In short, older, white forms of feminism won’t do in today’s world.
So where do we go from here? How can feminism evolve to meet the demands of our current social and political climate, and our changing notions of racial and gender identity? And how can the art world help drive those changes? For one thing, feminism and feminist art must include women of color, as well as a far more expansive notion of gender identity. And it’s incumbent on feminist leaders to make that happen.
At a recent “talking circle” hosted by Steinem in the former Manhattan women’s prison where the photographer Annie Leibowitz is currently showing her latest series of iconic female portraits, a trans woman stood up and asked how individuals like her could be viewed as women and not ostracized. Steinem responded that gender is about self-identification, implying that one can claim one’s place at the table. This, it seems to me, is an inadequate response. White, cisgender women must actively reach across the aisle and make it a priority to ensure that all that want to have a voice in this discussion do.
We would also do well to prioritize the needs of those who face oppression not only due to their biological gender, but due to their race, gender identification, or sexual orientation. It’s worth noting that the Steinem/Leibowitz event was attended almost entirely by well-to-do white women, who have relatively little to fear under a Trump administration.
One answer to this is to include women who have been underrecognized in the telling of feminist history. A show that Morris is working on at the moment, to open in April 2017, will do just that. Titled “We Wanted a Revolution: Black Radical Women 1965–85,” it will examine the way that second-wave feminism coincided with the Civil Rights movement and the Black Power movement, and include the work of artists like Faith Ringgold, who straddled both the Civil Rights and feminist movements. “She was an activist and very engaged with thinking about both Civil Rights and feminism, and how she could integrate the two, because she needed them both,” Morris told me.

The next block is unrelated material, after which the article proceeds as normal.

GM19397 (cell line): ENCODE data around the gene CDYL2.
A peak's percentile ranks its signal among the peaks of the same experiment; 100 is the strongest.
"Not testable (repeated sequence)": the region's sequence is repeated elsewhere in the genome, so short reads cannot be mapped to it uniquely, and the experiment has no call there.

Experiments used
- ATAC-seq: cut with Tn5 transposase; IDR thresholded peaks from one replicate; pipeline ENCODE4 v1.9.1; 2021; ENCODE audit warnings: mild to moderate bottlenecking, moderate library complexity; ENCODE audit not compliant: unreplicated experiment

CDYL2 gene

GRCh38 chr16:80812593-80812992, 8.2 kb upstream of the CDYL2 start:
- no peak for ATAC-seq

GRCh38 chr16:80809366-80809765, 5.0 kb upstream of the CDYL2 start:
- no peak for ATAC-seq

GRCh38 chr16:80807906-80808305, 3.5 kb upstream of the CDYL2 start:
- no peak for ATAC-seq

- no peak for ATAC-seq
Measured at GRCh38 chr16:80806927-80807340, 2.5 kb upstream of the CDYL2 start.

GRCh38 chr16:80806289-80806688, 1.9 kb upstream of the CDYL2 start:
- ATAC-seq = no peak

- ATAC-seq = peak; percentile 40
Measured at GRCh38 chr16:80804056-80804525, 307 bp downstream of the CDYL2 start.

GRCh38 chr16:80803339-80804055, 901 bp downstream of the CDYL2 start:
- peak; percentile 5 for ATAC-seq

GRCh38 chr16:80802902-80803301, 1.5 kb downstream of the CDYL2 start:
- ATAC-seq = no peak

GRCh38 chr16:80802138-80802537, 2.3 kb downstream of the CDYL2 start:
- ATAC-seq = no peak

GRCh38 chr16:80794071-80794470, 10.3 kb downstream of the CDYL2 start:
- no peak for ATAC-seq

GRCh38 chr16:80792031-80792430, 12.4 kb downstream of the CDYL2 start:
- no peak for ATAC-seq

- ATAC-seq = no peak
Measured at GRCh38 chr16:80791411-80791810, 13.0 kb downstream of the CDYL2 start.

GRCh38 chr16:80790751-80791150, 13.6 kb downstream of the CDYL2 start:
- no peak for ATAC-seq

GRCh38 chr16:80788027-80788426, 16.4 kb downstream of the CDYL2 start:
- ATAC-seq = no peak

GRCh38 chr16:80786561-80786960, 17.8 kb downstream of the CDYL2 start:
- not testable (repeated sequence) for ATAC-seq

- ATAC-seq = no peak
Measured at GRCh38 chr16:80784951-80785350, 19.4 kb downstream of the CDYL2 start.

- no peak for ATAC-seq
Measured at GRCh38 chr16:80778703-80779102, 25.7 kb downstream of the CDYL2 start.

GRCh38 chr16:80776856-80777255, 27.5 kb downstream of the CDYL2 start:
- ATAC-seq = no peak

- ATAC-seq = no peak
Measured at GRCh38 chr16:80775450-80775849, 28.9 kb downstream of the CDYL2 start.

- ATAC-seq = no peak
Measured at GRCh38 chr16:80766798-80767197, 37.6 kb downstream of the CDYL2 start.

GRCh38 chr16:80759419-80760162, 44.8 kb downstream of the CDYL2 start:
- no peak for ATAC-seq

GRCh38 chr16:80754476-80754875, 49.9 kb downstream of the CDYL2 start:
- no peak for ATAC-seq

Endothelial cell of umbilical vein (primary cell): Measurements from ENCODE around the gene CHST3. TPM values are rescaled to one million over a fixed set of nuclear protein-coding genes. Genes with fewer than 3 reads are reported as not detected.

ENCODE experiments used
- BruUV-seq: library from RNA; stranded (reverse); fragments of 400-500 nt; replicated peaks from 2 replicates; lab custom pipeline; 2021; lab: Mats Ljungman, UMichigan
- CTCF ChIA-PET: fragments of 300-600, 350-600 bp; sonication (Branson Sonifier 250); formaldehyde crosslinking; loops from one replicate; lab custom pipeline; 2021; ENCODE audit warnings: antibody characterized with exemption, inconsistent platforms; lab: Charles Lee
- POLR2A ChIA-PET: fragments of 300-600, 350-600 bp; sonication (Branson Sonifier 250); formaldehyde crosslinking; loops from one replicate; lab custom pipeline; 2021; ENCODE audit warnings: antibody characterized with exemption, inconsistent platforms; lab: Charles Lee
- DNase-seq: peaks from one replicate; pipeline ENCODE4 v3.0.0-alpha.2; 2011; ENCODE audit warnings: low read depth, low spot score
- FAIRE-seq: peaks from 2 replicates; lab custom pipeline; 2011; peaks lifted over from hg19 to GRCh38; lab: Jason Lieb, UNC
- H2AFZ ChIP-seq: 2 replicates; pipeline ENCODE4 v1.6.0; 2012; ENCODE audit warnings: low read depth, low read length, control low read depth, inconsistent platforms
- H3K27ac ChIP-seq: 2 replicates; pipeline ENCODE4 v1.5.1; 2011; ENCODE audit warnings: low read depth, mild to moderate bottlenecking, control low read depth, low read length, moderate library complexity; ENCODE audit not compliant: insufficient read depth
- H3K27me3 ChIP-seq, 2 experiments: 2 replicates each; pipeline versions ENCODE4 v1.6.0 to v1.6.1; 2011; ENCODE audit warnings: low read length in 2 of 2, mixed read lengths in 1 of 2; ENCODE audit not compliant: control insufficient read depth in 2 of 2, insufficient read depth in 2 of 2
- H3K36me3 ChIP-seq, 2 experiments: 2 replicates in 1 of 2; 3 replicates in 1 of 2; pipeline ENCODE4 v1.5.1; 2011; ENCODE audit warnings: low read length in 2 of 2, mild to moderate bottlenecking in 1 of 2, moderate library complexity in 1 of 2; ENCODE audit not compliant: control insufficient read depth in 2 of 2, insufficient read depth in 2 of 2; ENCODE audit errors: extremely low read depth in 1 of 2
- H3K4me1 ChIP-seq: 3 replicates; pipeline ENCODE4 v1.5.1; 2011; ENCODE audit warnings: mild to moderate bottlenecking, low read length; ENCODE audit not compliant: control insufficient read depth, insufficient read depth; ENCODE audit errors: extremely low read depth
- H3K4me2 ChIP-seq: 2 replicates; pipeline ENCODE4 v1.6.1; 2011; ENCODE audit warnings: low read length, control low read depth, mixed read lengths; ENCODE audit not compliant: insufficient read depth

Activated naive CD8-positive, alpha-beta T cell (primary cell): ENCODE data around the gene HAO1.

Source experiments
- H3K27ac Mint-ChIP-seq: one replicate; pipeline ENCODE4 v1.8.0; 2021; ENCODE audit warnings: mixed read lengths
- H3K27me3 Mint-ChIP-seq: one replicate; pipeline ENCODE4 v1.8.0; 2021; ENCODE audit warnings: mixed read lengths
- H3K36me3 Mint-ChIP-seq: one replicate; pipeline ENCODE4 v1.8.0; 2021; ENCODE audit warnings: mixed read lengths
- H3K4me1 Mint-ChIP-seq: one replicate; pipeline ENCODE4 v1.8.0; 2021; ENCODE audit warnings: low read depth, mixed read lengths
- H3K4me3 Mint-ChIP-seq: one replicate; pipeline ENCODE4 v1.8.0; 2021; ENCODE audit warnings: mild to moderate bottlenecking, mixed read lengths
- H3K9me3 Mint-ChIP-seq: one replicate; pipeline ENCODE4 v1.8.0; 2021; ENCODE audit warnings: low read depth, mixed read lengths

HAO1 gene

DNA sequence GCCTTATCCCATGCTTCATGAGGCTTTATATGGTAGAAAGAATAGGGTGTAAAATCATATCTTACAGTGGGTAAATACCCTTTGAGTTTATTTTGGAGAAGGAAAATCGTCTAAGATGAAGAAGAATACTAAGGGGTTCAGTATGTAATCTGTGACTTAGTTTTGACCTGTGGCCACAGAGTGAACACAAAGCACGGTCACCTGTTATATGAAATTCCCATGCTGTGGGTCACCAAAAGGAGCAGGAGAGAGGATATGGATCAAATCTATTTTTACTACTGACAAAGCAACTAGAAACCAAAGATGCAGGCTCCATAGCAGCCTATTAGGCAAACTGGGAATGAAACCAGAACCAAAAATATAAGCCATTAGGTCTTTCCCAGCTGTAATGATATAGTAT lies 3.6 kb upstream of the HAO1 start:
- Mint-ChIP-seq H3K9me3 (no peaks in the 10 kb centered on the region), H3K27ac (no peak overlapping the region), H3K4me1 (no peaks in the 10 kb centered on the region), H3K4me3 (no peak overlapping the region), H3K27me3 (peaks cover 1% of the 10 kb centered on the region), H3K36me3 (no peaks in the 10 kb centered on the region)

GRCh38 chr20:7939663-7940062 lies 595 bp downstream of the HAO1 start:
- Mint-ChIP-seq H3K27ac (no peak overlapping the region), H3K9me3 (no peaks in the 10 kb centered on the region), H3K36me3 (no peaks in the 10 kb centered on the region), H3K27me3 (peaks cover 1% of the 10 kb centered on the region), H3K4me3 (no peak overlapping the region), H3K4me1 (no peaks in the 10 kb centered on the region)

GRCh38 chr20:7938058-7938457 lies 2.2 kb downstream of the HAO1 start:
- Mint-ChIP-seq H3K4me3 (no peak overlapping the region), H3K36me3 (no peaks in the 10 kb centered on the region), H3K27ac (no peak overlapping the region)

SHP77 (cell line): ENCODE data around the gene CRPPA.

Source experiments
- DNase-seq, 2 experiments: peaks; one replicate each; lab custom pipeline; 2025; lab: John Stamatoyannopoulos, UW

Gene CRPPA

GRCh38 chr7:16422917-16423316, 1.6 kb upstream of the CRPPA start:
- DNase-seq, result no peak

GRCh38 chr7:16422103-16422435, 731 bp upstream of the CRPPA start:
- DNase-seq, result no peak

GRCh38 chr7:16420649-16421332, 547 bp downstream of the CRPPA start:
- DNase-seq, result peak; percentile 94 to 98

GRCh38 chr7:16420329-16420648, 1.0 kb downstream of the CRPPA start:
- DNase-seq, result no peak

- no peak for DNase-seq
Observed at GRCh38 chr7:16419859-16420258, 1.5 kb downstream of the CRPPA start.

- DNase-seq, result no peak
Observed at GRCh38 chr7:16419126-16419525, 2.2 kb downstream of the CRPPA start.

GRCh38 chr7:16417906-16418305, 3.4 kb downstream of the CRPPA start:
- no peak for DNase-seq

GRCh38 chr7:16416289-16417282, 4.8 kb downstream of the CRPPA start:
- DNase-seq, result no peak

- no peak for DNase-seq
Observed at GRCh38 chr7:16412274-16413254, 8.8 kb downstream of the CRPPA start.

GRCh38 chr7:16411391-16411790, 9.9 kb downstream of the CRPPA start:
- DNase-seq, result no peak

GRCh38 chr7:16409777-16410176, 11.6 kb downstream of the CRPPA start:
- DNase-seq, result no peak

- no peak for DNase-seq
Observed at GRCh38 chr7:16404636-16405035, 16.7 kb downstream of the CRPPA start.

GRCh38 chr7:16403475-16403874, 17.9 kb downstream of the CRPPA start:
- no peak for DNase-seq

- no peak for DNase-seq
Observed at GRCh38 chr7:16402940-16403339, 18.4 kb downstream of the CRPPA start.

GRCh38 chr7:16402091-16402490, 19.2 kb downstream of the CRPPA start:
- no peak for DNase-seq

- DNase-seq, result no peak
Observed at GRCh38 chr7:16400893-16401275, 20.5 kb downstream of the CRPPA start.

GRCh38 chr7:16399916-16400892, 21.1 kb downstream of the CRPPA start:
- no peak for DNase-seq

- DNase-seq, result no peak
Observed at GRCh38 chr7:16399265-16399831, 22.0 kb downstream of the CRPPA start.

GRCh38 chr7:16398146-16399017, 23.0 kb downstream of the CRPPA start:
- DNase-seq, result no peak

Another is to frame the experiences of women according to other conditions. In the wake of Trump’s victory, class is one that particularly begs for our attention. The artist A.L. Steiner noted in the latest edition of Aperture magazine, “On Feminism,” that capitalism often subverts the goals of feminism, pitting us against one another, leaving many contemporary feminisms “bereft of values,” “a mere reflection of patriarchal domination.”
Are we doing enough to give voice to the experiences of low-income women? Are we doing enough to empower girls and young women to express their experiences and gain confidence and validation through art? Are we ensuring that queer and trans communities have cultural access? The excellent exhibition of LGBTQ prisoner art currently on view at the Abrons Art Center, curated by Tatiana von Furstenberg, for instance, should be viewed as a powerful act of feminism. “Feminism needs to be something that includes everybody,” Morris said, “it’s not just a women’s issue.”
The art world must reflect this more expansive, diverse form of feminism, finding commonalities across races, genders, and classes. We must both draw connections between the work of women and other oppressed groups, and spotlight their diversity and specificities. Some have tried to argue that it’s time to put identity politics to bed; it’s not. The experiences of many people in this world are still shaped by the way they identify themselves, or the way others identify them. But we need a vastly expanded notion of the conditioning factors that make up our realities.
Constant vigilance and creativity are needed to counter the efforts of retrograde white men who seek to curtail women’s freedoms, and to ensure the path to equality for all. The arrival of Trump is a step back, but it’s also an opportunity. Let the sense of urgency awoken by his election be rocket fuel that propels us into 2017 with more feminist fervor than we’ve ever had before—an energy that drives us to reach out to the most oppressed among us and makes them, and their artistic voices, our priority.